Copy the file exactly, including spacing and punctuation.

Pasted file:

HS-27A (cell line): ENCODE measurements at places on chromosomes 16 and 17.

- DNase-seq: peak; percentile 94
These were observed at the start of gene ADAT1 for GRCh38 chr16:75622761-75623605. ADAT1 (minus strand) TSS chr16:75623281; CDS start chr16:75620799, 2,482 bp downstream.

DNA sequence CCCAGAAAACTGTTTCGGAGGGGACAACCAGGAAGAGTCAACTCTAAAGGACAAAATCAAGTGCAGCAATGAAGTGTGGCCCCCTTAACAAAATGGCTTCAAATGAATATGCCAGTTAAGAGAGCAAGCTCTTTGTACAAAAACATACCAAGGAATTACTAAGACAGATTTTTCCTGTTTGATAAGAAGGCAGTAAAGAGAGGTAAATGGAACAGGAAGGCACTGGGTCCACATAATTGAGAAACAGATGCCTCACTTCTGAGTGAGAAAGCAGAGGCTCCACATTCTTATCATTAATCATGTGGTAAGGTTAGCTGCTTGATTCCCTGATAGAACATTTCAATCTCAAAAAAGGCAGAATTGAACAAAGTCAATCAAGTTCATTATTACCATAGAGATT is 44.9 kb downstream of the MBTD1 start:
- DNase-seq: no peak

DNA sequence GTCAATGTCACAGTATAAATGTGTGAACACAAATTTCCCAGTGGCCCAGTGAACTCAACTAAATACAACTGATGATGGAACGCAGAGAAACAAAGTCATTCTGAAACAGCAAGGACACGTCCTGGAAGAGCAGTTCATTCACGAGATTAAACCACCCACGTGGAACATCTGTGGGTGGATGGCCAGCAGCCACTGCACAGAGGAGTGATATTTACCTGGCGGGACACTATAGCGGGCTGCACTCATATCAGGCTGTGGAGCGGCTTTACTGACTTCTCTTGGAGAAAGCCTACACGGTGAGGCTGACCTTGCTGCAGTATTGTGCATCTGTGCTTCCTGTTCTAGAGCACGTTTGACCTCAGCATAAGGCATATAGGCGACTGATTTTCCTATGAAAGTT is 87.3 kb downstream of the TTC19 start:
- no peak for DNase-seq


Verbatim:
HS-27A (cell line): ENCODE measurements at places on chromosomes 16 and 17.

- DNase-seq: peak; percentile 94
These were observed at the start of gene ADAT1 for GRCh38 chr16:75622761-75623605. ADAT1 (minus strand) TSS chr16:75623281; CDS start chr16:75620799, 2,482 bp downstream.

DNA sequence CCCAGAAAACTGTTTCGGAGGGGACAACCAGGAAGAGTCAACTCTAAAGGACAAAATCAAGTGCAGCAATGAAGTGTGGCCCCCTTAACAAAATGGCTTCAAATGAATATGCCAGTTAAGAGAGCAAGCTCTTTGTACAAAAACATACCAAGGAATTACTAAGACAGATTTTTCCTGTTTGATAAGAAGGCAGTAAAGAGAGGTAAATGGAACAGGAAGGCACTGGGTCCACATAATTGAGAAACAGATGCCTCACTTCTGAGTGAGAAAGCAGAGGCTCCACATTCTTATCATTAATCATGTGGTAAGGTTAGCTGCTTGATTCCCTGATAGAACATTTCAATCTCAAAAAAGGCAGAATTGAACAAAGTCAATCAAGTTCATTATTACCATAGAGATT is 44.9 kb downstream of the MBTD1 start:
- DNase-seq: no peak

DNA sequence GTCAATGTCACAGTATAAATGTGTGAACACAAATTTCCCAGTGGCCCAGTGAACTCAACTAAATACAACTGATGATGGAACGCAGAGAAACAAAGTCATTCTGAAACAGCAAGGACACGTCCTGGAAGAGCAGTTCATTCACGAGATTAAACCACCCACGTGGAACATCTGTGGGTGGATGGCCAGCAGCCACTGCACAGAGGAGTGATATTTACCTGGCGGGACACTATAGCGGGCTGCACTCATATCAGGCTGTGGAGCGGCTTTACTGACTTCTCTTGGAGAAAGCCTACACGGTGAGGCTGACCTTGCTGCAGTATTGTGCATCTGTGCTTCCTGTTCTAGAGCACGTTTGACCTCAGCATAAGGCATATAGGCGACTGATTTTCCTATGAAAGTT is 87.3 kb downstream of the TTC19 start:
- no peak for DNase-seq